We are supposed to have a representative democracy in the United States, but when it comes to gun control, the NRA and the gun manufacturers may overrule the popular will. No matter how many kids are killed.

During the contentious public Bay Delta Conservation Plan public meeting held in West Sacramento on March 20, Natural Resources Agency Deputy Director Jerry Meral twice evaded a question by Burt Wilson of Public Water News Service about water being used for fracking of oil and natural gas wells in California.

However, in a post on the Bay Delta Conservation Plan (BDCP) website the same day, Richard Stapler, Deputy Secretary for Communications of the California Natural Resources Agency, claimed that only 8 acre feet of water is used every year for hydraulic fracturing in California, in an apparent attempt to minimize the amount of water employed for fracking.

Mar 27

The Holy Land Gets Skunked

By Lawrence Davidson, To the Point Analysis | Op-Ed

Part I – Something Is Rotten in the State of Israel

It is said that the devil has about him the smell of fire and brimstone (sulphur). Evil deeds are often described as "most foul." On the other hand, people who appear, accurately or not, as always innocent are described as "smelling like roses." There seems, then, to be a long standing, if improbable, association between behavior and smells.

The Israeli army has recently dedicated itself to demonstrating this association.

How do you solve Detroit's financial problems?

Unfortunately, emergency management has been the clarion call of local corporate media, the business elite and uninformed citizens. If measures were in place to ensure steady and improve incoming revenue, collect taxes and strengthen small business ventures, there would not be a need for an emergency manager to oversee the city's finances. We've been asked what are the options.

Mar 26

Detroit Raw

By Sam Riddle, The Michigan Citizen | Op-Ed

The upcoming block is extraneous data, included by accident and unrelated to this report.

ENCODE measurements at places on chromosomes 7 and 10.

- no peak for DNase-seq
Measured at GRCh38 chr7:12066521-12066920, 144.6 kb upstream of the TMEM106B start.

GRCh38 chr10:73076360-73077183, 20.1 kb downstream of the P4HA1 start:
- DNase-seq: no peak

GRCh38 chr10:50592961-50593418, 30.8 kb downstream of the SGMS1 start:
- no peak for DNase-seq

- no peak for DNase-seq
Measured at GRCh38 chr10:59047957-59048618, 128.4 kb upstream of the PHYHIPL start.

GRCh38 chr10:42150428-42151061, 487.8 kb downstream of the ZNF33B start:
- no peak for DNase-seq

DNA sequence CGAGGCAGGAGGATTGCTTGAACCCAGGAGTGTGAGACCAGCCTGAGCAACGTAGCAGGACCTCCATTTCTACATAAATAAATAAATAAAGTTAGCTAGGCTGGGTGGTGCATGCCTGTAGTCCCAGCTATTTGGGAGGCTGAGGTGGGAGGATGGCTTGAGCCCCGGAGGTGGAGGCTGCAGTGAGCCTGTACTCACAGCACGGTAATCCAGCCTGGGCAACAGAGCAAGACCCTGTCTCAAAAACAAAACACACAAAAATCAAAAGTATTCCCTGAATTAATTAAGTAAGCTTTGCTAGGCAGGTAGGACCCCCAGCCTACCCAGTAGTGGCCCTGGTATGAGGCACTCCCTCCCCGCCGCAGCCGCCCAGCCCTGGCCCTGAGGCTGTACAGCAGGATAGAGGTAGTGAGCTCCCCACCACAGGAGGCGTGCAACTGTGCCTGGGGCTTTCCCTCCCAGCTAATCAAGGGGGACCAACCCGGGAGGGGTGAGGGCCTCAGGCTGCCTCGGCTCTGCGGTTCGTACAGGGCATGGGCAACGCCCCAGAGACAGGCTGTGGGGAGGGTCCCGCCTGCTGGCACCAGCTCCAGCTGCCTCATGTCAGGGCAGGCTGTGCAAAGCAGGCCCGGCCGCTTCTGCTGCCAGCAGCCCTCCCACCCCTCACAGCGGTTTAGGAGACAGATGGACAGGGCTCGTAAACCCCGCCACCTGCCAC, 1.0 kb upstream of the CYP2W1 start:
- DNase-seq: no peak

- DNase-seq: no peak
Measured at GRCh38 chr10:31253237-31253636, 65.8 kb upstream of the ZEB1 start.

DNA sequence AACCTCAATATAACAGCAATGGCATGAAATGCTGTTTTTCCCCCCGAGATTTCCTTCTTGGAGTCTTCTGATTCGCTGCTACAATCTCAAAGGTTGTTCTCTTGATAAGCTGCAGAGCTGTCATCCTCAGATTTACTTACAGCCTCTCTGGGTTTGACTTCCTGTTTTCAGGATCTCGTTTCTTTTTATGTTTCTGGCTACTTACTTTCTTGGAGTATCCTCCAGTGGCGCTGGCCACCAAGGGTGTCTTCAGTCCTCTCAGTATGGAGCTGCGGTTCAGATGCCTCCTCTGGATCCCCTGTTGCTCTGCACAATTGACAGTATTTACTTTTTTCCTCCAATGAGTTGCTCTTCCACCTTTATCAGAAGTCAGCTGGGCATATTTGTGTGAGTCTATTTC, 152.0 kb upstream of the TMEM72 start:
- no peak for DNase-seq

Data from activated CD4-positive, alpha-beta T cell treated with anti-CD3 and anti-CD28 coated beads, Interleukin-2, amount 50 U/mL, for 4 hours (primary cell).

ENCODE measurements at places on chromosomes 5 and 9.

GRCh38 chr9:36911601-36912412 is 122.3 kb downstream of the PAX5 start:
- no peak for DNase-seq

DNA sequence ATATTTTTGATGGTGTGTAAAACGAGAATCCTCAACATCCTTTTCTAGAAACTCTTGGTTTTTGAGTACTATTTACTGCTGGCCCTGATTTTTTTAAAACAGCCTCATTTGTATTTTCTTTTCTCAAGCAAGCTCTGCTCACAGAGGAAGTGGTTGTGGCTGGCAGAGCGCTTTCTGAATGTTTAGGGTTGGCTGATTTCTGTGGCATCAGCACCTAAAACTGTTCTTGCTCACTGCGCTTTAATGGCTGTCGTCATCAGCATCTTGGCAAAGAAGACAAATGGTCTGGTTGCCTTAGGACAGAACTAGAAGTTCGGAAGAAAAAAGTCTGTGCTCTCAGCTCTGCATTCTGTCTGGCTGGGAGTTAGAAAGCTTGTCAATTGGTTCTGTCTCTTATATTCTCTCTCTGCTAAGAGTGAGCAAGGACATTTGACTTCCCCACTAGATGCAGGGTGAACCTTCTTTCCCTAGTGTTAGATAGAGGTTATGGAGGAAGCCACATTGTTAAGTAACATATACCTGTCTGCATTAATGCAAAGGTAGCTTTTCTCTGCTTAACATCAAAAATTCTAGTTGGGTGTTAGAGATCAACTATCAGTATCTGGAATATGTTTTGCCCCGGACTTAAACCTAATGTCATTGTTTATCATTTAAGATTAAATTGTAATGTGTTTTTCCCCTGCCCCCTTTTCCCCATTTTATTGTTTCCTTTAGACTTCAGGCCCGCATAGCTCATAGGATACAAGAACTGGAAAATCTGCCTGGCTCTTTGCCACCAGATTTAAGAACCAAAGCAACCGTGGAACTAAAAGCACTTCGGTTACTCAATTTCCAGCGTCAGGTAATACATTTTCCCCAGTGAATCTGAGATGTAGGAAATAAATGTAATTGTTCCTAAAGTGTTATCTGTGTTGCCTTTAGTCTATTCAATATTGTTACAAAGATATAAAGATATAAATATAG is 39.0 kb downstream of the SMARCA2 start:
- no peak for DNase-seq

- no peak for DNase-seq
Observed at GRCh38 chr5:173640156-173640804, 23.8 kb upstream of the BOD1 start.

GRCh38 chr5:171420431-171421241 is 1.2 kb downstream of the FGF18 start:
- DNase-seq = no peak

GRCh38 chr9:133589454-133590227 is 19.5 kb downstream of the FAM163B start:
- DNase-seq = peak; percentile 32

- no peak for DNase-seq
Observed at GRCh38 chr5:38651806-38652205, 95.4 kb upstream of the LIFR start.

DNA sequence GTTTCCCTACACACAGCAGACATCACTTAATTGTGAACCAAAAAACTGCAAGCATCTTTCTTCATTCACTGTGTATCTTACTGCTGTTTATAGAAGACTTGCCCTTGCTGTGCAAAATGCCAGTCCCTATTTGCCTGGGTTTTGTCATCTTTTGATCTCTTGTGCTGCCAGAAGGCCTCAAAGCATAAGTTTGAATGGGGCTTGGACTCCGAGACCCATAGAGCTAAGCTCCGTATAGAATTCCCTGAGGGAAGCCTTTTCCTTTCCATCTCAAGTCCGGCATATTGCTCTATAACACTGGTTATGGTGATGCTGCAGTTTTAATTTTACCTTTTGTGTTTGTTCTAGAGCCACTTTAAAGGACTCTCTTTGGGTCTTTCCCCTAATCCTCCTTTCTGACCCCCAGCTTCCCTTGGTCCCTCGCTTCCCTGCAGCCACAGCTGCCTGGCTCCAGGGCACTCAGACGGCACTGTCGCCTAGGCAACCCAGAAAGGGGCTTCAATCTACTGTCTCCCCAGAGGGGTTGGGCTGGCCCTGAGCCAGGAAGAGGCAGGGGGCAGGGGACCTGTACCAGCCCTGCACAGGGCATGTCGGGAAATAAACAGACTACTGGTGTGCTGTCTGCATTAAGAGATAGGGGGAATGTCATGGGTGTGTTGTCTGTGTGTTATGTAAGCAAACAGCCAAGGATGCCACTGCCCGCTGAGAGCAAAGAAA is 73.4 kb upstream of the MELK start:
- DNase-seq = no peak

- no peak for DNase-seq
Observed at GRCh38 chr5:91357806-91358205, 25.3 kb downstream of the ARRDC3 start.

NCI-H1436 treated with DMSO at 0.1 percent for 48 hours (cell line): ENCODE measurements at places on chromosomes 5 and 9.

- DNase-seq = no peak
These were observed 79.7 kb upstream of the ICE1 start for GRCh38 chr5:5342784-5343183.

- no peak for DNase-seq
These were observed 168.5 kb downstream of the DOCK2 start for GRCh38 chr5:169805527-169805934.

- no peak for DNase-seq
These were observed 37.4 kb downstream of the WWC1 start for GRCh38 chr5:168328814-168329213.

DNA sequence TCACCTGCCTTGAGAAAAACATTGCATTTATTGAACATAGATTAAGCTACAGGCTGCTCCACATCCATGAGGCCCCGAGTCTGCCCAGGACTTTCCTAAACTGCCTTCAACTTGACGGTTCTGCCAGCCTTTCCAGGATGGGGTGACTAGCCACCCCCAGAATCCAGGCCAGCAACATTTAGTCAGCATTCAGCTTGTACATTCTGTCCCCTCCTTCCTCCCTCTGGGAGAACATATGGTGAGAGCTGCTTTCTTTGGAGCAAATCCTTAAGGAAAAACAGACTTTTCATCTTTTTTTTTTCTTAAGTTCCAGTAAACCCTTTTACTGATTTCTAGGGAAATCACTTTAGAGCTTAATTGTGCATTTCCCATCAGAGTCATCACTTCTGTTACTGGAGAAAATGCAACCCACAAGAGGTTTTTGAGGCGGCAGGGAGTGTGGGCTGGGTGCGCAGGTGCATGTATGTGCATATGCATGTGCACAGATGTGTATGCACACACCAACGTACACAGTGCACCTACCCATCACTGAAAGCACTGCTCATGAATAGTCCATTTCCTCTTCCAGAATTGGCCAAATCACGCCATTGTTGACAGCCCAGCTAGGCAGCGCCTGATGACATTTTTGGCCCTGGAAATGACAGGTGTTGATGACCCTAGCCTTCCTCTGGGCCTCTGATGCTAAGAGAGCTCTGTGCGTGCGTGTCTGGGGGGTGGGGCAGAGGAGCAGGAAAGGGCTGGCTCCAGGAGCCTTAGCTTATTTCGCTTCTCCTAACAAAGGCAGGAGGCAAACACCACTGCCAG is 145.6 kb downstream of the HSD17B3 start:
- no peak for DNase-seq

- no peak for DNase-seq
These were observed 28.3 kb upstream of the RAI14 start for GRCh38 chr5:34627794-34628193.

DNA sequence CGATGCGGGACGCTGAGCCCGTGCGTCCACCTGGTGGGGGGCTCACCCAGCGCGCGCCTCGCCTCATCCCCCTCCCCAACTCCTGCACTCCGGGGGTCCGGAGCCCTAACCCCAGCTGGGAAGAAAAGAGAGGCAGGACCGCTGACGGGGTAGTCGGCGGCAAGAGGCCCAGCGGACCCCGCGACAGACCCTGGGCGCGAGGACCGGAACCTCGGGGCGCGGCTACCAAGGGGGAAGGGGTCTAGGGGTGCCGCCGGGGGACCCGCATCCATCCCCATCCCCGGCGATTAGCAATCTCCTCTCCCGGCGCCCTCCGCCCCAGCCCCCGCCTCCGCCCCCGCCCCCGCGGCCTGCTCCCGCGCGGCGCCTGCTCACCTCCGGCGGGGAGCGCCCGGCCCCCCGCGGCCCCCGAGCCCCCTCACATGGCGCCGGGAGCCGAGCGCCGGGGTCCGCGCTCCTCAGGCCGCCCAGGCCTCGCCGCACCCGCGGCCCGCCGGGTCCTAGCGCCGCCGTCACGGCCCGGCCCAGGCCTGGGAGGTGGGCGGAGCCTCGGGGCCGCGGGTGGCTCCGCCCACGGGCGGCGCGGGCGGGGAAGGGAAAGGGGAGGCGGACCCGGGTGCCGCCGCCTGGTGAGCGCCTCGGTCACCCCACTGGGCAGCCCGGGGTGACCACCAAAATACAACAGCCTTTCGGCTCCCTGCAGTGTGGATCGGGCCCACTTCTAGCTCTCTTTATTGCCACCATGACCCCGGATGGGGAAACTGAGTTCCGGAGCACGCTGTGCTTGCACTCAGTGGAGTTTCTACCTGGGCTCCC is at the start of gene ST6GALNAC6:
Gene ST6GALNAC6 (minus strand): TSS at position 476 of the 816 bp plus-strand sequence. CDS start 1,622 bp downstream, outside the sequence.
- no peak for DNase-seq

Mind snacking while walking to the Y, I glance over to the Elmwood Grill where there are normally a plethora of marked and unmarked Detroit police cars, hmmm, there are a couple of blue state police rides decorating the street. It hits me. All critters mark their territory. State boys are now running Detroit. Get used to it. I step up my pace — can't put the mind snack down. Are we on the cusp of neo-martial law with state police taking the lead? Dunno. But fear justifies a lot of bully actions designed to make you feel protected. Brown shirts are free.

Mind snacking is contagious.

Chicago Teachers Union President Karen Lewis said the following at a news conference regarding proposed school closings:
"We are standing here today in the beautiful Mahaila Jackson elementary school in our city's Auburn-Gresham neighborhood. This school was named for one of the greatest gospel singers in our nation's history, a woman who sang at Dr. Martin Luther King Jr.'s funeral, a woman who was instrumental in our Civil Rights struggle. Unfortunately, we are gathered here today not to talk about this pioneer or even about how this school does an outstanding job of providing a great learning community for some of our special needs students. We are standing here because this school, along with scores of others, has been targeted for closure by Mayor Rahm Emanuel's Chicago Public Schools district.